In the preface to the book, Meher Baba, who declared His Mission is not to teach but to awaken, wrote: ‘The Masts are God intoxicated souls. The mast, with a feeling of uncontrollable happiness plies through the unchartered planes and has forgotten his self in the act of love of God’.
Elaborating, he wrote: ‘The psychic journey of the mast is a mysterious flight from darkness to light, from ignorance to knowledge, from a sense of isolation and frustration to the experience of fulfillment, through a complete merging in the Divine Beloved’.
Whatever the holy men, perfect masters, Avatar, son of God or God’s messengers have said needs to be read in the context of the time frame and the then societies, even as we accept the universality of the message.
Consider this observation.
“These are the statutes and the ordinances which you shall observe to do in the land which the God of your fathers has given you to possess it, all the days that you live on the earth.…..
2. You shall surely destroy all the places in which the nations that you shall dispossess served their gods, on the high mountains, and on the hills, and under every green tree:
3. and you shall break down their altars, and dash in pieces their pillars, and burn their Asherim with fire; and you shall cut down the engraved images of their gods; and you shall destroy their name out of that place.”
These commands, I quote from a sacred book, as you can see, are relevant to the times they were given. And as a part of history and our civilizational progress. Can these be implemented in the time and in the society we live today? Honestly. For us, the commandment from the same God is love thy neighbour as thyself.
We know some thing else from history and from folklore and from the stories handed down to successive generations. That is that often times the Books were revised and so were the sayings of the Messenger and the Son of God in their own time. In the words of Meher Baba, some times this Speak is in ‘their’ language and sometimes in ‘your’ language, and unless expressly stated, it is difficult for you to know which was said in their language.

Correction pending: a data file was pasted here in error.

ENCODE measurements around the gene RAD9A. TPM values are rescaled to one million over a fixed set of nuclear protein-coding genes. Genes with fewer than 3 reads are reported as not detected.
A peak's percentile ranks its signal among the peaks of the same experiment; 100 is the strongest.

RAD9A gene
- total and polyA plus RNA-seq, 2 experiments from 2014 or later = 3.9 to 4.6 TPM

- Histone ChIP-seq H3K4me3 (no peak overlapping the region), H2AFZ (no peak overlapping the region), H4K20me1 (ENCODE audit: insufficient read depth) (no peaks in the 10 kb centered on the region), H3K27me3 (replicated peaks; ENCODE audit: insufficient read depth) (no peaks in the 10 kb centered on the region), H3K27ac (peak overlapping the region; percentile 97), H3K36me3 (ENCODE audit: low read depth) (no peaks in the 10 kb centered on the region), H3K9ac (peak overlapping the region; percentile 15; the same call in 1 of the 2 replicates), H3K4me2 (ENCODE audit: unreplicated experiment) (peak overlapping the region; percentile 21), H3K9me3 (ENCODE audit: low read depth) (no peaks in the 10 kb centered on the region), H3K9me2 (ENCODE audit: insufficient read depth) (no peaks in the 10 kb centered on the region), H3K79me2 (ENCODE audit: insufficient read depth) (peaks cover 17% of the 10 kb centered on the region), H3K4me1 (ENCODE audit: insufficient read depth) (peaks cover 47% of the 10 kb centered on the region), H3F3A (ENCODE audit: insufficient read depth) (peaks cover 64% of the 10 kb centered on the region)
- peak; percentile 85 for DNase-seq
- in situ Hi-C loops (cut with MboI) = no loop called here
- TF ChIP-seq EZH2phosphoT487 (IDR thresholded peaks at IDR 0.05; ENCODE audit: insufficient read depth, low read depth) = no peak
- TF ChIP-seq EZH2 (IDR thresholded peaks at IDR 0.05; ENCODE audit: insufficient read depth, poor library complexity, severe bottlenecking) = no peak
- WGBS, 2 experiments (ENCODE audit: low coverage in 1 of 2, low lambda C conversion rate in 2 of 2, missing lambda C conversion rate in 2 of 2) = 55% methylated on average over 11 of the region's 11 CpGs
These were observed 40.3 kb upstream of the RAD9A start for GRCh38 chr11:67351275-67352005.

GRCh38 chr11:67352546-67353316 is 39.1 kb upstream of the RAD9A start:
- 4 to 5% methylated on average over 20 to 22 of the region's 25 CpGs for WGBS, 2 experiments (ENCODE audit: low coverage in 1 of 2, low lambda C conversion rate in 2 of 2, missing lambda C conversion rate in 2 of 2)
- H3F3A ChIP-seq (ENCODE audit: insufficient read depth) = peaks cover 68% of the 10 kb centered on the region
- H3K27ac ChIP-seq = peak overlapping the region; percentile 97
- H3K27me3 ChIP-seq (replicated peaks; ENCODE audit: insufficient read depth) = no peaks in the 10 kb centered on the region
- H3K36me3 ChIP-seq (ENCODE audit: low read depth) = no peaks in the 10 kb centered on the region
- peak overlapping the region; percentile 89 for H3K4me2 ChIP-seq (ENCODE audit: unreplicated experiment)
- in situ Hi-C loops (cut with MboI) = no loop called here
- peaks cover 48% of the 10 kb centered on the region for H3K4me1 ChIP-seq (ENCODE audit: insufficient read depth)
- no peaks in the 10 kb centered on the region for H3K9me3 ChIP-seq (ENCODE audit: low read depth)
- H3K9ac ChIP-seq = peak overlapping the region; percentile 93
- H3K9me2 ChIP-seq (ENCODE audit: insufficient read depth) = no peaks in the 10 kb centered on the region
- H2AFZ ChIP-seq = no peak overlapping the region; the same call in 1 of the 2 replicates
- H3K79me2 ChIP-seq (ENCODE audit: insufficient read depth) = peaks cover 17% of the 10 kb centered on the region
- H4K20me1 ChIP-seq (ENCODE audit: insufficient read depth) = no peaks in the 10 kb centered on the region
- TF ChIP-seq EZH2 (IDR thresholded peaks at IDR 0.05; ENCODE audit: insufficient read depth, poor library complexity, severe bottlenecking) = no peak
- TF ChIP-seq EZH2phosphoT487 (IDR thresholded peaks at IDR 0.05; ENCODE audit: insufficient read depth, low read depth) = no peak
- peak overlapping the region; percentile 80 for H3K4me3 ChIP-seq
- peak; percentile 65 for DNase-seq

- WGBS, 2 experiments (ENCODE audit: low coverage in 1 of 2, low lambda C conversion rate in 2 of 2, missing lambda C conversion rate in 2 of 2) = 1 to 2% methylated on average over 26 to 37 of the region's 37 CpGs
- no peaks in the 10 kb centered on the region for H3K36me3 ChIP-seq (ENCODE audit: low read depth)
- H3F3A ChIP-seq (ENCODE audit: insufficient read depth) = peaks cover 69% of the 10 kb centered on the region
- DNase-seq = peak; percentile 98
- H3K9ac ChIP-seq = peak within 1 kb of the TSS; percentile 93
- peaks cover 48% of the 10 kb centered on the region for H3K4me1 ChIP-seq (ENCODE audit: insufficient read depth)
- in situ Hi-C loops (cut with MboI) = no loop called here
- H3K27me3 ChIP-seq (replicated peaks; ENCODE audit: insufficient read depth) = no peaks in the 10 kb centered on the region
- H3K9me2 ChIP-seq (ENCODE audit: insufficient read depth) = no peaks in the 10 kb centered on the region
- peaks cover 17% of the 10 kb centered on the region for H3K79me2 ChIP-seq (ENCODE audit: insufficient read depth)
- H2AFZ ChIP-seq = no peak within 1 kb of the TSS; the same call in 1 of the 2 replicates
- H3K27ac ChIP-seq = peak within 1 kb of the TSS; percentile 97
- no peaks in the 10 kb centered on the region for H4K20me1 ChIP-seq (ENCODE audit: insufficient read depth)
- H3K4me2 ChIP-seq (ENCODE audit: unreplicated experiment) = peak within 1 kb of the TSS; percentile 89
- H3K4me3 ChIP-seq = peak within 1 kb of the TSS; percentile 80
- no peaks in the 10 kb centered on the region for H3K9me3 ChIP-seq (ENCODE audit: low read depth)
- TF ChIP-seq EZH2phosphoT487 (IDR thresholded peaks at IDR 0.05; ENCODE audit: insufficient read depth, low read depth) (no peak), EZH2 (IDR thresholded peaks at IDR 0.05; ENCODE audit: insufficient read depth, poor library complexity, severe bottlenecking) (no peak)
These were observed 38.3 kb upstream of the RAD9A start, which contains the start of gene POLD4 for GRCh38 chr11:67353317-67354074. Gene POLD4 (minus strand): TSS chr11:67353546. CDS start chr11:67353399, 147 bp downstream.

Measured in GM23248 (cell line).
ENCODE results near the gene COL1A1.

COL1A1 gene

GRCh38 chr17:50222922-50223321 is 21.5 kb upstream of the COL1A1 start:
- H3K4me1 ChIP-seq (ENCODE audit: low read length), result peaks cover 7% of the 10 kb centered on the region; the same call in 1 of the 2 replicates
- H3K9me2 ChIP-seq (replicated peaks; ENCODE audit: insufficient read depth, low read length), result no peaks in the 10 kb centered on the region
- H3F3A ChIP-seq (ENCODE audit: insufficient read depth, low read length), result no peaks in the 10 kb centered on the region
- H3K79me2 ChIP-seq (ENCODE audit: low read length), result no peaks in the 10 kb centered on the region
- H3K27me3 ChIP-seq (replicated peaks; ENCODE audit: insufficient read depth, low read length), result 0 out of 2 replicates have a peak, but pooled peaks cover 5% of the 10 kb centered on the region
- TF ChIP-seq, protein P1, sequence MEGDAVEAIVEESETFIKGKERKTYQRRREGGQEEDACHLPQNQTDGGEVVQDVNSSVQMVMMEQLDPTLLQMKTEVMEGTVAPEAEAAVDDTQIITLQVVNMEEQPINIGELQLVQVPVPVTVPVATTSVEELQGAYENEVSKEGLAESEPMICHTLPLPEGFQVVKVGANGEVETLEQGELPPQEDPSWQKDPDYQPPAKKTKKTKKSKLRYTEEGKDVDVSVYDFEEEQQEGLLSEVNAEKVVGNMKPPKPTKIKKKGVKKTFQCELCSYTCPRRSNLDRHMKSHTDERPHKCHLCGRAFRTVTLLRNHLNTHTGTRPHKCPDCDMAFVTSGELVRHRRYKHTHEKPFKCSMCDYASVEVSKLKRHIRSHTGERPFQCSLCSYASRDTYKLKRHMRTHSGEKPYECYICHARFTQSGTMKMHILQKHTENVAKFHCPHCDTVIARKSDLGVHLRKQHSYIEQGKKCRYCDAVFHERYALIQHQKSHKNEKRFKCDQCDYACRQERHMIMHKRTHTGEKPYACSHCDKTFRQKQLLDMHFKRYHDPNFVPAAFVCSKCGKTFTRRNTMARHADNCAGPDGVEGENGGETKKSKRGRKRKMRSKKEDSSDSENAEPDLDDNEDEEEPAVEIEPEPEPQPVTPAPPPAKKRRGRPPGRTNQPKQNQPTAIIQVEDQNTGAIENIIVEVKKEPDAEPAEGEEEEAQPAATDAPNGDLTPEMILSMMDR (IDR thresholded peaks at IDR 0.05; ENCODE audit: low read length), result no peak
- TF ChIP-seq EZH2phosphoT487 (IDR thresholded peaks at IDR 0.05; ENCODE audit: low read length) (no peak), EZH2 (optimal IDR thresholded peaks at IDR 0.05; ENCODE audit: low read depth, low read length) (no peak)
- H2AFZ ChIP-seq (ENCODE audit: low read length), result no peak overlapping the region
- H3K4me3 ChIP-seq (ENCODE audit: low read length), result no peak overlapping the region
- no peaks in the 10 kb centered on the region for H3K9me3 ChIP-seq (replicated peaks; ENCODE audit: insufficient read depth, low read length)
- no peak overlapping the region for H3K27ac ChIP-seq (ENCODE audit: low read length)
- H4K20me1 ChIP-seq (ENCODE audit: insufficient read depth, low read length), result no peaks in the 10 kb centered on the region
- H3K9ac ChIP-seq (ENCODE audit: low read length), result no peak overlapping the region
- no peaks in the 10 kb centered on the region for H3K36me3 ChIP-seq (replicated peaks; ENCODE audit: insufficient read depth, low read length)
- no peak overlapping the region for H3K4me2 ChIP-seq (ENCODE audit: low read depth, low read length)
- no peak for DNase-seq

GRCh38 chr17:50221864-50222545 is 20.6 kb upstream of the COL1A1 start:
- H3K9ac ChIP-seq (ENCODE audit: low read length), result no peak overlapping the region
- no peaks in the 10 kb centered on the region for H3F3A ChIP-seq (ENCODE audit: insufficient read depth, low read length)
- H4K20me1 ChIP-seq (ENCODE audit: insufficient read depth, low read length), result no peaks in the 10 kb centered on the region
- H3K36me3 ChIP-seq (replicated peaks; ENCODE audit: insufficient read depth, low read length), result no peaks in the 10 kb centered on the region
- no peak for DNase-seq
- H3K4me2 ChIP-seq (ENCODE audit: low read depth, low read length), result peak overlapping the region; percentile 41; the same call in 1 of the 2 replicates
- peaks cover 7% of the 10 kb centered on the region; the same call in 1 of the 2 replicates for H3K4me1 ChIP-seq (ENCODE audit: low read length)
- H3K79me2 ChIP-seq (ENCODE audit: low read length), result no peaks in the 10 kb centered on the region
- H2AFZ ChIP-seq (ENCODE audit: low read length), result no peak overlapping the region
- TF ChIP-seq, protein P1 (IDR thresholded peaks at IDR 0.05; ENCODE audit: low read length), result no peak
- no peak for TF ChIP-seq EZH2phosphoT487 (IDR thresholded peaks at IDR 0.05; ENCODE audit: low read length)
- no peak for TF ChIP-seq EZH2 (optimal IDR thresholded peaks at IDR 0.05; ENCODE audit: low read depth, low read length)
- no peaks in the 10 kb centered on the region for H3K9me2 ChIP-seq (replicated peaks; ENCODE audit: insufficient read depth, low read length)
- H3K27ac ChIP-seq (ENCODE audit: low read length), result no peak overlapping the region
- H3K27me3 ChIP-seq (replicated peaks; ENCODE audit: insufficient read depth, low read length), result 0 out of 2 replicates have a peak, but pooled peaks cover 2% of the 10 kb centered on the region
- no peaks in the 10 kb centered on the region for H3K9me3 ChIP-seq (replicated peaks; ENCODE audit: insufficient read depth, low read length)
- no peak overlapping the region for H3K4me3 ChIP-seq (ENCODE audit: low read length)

We should, therefore, read these ‘books’ against the context of the times, while keeping God and his mercy in our heart and the helplessness and the plight of common man, for only He suffers but not the worshipers of terror. Far greater than the books is the mind of man, for every time He gave a book, He has always spoken among those who keep mind, and not to the mindless mind.
About them, Krishna says in Bhagvad-Gita, ‘Let us not create confusion in those lesser minds, which are busy with their routine business. Sanity is the greatest sense and love to all men irrespective of man made divisions is the highest truth’.
Let me end with a Biblical saying. ‘The light of the body is eye’.
So, read the books carefully in the care of God with a prayer that He bestows the right vision.